The Wheel of the Year is a beginner's guide to celebrating the eight traditional pagan festivals of the the year.

Sunday, May 17, 2015

Library Book Haul May 2015

On Thursday the 14th, I took my Irish Granny's list of books she wanted to my local library's used media sale. These are the selections I found for her.


I've read and liked a few John Grisham novels; I think my favorite has been A Painted House. I think I'll skip Sycamore Row, though.


This last one I probably will read, because I loved Sue Monk Kidd's The Mermaid Chair so much. Mom, Grandma, and I all loved that one. I haven't read The Secret Life of Bees yet, but one of the library volunteers at the book sale told me Kidd has a gift for writing realistically in the voice of a young girl.

Grandma and I needed some kind of a distraction on Thursday, because that was the day my cousin Joe's biopsy results came back from the laboratory. The news wasn't good. He'd fallen out of a tree stand while hunting (his friends live in Michigan - deer hunting is a quintessentially Michigan activity) and hurt his back. In the process of treating him, his doctors found a spinal tumor. Well, the analysis of the tumor revealed just about the worst news possible: not only is the tumor malignant, but this type of malignancy usually begins as a type of colon cancer.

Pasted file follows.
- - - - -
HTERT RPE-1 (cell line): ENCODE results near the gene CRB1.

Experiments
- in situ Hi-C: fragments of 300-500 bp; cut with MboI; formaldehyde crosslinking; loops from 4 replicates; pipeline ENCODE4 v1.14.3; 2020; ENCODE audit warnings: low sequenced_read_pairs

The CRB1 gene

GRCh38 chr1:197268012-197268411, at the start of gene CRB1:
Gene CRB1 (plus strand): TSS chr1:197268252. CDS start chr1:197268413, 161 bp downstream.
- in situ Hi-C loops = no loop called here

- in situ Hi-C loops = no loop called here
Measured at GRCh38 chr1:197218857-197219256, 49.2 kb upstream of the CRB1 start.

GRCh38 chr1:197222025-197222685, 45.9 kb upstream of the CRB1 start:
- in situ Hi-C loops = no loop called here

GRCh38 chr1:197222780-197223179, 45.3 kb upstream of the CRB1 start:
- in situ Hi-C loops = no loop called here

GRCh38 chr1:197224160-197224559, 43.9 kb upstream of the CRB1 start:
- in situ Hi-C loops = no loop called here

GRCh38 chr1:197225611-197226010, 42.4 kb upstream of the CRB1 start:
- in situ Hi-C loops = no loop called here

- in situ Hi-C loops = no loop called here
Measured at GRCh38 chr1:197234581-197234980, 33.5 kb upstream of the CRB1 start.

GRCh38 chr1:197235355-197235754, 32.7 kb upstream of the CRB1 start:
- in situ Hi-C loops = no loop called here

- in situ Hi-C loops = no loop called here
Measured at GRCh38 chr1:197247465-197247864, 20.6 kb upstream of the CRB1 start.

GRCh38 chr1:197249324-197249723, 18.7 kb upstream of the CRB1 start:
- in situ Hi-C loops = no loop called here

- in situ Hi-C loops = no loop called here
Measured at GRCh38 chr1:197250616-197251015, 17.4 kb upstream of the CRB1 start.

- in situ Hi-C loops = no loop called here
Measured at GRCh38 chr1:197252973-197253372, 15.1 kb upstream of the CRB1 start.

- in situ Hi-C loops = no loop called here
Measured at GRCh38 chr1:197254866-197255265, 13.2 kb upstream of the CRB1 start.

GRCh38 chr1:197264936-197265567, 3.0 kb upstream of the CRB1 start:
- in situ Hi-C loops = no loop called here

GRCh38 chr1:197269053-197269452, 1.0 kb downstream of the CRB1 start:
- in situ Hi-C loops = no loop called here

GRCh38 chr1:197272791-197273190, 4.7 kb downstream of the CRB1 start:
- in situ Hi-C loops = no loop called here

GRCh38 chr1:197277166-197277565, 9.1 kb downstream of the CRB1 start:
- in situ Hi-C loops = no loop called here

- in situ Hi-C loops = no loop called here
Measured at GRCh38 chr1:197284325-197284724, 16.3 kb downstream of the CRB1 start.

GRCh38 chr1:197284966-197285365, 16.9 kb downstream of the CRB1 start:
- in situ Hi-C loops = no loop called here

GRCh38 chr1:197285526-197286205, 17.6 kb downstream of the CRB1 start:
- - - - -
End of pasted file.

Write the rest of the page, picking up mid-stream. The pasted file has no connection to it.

Colon cancer killed our grandfather in 1994. The difference is, our grandpa was 69 years old. My cousin Joe is 25. At the moment, I have the feeling it will be some kind of miracle if he lives to be 27. He's not married and has never had any children. Please keep him in your thoughts if you can spare a moment to do so.

I've hardly had any time for reading lately, but I'm attempting to read:


On my commute, I'm currently listening to:


Wednesday, May 6, 2015

'Unforgettable' by Scott Simon: Portrait of a Classy Lady


I wanted to read this nonfiction book, subtitled A Son, a Mother, and the Lessons of a Lifetime, because Scott Simon wrote one of my all-time favorite novels, Pretty Birds. Set in Sarajevo in the mid-1990s, it follows 17-year-old Bosniak Muslim high school student Irena Zaric as she goes from basketball all-star to sniper. Although the tale is fictional, Simon met women like Irena when he worked as a war correspondent in the former Yugoslavia.

Pretty Birds was a book that, to borrow a phrase from John Green, filled me with a weird evangelical zeal. I don't know whether or not I ever actually convinced anyone to read it, but oh lord, how I did try.



Pretty Birds made me cry. So did Simon's memoir of Patricia, his glamorous, ultra-thoughtful mother in her last days. Patricia had had a bout with lung cancer, which had cost her half of one lung. She was in remission, but then her husband (Simon's second stepfather) noticed she was losing weight without trying. 

She was hospitalized in her hometown of Chicago and put on a respirator. It turns out the therapy that had eliminated her cancer had also weakened her lung-and-a-half to the point that she could no longer breathe on her own. Her ability to breathe was rapidly running out, and there was nothing left for medical science to do. 

Simon, who lives in California, came to Chicago to stay with his mom. He slept in a camper's sleeping bag on her hospital room floor - although he didn't sleep much, because it's hard to sleep in an intensive care unit. Simon's wife and two daughters followed him to Chicago, and his wife was able to spend time with her mother-in-law, but children weren't allowed in the ICU. The girls had to say goodbye to their Grandmere (Simon's wife is from France) secondhand.